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Last updated 27 Aug 2017
Should eligible voters be compelled to vote? Or is it a basic right of a voter not to take part in an election?
Where is Voting Compulsory?
According to the CIA WorldFactBook there are currently 22 countries where a system of compulsory voting is in place:
- Democratic Republic of Congo
- Costa Rica
- Dominican Republic
- Lebanon (only for males)
- Paraguay (until age 75)
- Peru (until age 70)
The Australian Experience
Australia is one of the 22 countries to have compulsory voting and one of 11 such countries that actively enforce it.
Registering to vote and going to the polls have been legal duties in Australia for citizens aged 18 and over since 1924.
Failing to vote can result in a fine of 20 Australian dollars - around £11 - and court action if fines are not paid.
Supporters say Australia boasts one of the highest levels of civic participation in the world. Over 95% of eligible Australians are enrolled to vote and turnout is typically around 94-95%.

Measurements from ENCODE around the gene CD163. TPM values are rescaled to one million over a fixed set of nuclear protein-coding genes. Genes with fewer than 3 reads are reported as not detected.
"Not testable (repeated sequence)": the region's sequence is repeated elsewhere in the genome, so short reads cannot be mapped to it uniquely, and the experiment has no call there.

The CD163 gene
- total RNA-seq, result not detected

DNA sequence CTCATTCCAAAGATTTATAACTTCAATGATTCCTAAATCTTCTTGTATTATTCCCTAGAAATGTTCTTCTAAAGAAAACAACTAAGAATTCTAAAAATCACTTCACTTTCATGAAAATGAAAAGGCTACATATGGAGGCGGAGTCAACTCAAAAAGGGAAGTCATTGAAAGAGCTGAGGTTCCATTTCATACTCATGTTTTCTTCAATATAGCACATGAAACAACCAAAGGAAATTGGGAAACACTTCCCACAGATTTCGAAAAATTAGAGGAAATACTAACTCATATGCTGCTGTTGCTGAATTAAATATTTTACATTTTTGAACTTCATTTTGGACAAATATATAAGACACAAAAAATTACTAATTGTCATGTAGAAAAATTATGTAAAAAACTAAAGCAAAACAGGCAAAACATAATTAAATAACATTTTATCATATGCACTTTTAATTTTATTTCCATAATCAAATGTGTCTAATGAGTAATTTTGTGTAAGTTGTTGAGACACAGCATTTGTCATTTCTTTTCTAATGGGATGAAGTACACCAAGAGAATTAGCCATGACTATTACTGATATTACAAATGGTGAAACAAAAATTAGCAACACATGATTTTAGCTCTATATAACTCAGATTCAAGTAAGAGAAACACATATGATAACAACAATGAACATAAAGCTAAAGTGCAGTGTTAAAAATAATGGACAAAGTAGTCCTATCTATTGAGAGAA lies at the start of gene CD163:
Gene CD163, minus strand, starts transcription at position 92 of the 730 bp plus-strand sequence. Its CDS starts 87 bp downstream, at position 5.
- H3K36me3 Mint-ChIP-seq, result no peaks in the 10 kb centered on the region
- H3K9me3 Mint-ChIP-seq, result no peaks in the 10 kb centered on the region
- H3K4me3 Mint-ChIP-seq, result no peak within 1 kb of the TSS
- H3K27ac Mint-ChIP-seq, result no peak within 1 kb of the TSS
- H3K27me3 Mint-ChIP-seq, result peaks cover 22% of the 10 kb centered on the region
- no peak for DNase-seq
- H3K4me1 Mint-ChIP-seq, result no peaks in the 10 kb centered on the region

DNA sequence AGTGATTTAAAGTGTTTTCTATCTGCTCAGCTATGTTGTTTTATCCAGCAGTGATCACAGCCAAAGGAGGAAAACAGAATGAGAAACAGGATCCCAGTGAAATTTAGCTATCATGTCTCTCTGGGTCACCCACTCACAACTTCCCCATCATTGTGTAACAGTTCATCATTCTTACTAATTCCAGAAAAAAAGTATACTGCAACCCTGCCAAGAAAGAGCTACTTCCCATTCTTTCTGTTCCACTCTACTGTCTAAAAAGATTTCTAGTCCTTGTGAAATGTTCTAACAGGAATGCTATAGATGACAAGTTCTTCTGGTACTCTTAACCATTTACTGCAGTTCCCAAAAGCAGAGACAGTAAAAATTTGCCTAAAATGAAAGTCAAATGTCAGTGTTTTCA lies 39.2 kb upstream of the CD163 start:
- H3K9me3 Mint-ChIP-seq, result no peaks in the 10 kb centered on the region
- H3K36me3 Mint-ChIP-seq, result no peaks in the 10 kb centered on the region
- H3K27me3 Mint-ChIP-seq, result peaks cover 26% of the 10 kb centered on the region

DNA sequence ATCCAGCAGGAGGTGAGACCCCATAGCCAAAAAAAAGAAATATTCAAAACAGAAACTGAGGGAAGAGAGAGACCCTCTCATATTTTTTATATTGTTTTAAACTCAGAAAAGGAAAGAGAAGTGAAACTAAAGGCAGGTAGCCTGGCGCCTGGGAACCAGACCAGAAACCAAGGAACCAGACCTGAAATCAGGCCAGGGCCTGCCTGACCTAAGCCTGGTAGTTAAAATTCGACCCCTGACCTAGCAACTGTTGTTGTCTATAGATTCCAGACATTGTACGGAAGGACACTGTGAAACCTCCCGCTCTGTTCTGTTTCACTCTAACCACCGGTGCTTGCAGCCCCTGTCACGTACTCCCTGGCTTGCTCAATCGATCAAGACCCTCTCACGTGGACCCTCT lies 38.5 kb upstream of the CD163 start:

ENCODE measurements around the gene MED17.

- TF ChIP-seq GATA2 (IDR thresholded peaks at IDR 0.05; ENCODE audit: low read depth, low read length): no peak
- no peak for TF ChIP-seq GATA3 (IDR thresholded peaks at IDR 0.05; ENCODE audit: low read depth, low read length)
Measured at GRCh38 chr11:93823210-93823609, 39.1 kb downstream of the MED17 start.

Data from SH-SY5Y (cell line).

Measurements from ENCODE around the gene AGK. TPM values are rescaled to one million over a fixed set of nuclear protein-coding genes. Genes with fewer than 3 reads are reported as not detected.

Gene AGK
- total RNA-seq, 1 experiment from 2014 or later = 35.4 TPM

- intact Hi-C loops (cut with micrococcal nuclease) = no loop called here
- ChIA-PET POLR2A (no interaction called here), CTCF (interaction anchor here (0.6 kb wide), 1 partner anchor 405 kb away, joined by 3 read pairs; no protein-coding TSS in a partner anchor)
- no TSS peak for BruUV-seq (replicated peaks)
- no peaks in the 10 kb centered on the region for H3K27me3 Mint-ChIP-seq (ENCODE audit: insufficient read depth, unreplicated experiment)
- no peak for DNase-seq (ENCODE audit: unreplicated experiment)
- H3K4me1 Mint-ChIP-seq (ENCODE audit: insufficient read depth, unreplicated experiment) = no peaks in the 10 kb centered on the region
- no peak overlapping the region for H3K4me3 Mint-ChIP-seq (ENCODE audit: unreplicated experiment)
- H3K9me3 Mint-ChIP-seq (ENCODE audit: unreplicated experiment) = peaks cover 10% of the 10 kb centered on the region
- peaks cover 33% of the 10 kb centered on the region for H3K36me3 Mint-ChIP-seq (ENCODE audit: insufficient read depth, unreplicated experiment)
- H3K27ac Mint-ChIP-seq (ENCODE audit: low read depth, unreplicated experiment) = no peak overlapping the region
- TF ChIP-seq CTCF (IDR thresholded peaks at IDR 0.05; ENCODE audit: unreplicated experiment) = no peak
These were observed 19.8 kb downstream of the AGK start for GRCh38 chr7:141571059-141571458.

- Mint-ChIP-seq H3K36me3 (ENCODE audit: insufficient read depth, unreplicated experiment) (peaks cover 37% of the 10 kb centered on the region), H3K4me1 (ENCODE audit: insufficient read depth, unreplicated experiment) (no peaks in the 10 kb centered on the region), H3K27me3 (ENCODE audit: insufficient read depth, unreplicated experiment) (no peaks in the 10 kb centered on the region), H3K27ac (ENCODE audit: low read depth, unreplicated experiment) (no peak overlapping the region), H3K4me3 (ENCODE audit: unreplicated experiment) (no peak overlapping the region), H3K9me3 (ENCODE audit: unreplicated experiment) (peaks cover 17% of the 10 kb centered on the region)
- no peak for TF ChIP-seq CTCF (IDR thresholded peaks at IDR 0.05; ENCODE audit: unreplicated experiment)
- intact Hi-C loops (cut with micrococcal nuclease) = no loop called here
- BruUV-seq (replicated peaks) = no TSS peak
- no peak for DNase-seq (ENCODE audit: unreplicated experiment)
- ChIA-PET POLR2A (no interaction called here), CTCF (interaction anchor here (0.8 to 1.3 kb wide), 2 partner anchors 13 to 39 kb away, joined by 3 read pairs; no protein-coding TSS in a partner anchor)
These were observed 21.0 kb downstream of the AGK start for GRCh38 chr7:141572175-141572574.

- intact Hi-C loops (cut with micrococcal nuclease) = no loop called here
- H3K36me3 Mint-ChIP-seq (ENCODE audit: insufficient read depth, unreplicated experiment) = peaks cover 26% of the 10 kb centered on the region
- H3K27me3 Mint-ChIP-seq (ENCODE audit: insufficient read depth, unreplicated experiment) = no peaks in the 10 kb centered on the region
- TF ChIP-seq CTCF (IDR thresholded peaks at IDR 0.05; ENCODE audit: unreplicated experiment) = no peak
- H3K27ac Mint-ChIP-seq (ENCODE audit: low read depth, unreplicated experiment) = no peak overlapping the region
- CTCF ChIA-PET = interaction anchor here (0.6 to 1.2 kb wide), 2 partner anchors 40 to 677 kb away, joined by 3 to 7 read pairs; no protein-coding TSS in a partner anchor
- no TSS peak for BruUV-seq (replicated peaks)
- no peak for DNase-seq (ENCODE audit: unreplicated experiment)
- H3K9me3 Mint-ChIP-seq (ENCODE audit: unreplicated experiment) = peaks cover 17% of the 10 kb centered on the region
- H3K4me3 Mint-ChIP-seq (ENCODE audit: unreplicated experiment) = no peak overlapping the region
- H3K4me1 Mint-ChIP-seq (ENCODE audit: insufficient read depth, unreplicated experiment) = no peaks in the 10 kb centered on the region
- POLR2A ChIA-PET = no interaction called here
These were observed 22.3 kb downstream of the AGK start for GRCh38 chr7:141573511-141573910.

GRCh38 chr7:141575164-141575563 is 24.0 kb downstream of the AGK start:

Critics say a high turnout based on a mandatory system does not translate into a politically engaged electorate.
There have been several failed attempts to abolish the system in Australia.
Arguments for Compulsory Voting:
- Gives greater democratic legitimacy to the elected government
- Enforces greater participation in the democratic process amongst groups with a relatively low participation rate
- Voting can be considered a civic duty - so it should be followed
- Encourages voters to become better informed about political issues
Arguments against Compulsory Voting:
- It is a violation of civil liberties - we should be free not to vote
- Whilst the participation rate might increase (e.g. turnout) that doesn't mean that voters have been more or better engaged in the democratic process
- Significant extra administrative costs